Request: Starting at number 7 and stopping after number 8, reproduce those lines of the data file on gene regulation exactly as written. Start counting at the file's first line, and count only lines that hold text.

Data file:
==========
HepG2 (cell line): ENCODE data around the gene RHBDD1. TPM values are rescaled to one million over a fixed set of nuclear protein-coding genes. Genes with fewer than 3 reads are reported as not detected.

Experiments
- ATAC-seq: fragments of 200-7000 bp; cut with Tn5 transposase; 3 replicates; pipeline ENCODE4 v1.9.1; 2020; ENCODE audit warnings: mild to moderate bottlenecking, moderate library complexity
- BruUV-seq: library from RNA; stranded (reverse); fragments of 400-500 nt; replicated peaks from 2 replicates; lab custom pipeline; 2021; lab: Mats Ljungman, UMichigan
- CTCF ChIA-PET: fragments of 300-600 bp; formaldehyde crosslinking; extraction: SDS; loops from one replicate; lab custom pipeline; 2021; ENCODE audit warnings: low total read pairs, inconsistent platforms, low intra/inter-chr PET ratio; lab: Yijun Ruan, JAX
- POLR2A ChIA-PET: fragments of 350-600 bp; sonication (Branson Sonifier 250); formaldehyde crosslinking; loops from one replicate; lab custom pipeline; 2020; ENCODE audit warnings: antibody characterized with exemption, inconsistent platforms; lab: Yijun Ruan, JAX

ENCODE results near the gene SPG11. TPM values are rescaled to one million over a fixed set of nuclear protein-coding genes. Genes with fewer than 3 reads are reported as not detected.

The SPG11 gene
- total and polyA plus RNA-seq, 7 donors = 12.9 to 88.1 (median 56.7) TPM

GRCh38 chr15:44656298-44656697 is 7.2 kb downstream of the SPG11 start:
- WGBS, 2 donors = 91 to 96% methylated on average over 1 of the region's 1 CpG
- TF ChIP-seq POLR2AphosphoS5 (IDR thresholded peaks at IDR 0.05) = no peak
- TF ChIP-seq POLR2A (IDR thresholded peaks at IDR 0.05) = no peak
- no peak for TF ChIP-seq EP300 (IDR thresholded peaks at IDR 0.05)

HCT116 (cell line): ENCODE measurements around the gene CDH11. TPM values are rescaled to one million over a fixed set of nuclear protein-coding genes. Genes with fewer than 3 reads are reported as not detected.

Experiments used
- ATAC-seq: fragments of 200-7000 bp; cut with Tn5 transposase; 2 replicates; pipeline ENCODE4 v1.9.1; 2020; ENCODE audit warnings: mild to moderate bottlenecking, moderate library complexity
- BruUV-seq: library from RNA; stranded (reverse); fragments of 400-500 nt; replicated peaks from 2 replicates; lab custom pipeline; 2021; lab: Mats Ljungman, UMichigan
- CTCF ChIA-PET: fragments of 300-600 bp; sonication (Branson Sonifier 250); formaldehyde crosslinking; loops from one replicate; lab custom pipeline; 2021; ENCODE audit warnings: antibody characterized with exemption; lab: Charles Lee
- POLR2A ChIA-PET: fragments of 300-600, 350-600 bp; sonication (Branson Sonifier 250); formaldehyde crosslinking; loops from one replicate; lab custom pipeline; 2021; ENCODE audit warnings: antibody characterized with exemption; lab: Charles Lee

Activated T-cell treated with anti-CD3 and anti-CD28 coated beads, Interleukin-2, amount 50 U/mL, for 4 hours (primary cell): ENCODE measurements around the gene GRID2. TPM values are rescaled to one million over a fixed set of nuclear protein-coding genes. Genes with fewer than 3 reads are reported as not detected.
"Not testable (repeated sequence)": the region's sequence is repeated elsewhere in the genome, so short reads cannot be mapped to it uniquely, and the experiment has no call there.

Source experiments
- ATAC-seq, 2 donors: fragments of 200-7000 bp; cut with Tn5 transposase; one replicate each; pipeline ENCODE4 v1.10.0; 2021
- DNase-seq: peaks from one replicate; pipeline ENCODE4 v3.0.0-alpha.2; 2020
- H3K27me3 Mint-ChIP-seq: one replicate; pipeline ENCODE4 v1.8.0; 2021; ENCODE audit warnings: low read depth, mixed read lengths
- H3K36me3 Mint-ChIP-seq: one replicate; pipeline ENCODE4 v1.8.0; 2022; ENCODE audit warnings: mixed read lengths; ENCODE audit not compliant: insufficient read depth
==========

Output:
ENCODE results near the gene SPG11. TPM values are rescaled to one million over a fixed set of nuclear protein-coding genes. Genes with fewer than 3 reads are reported as not detected.

The SPG11 gene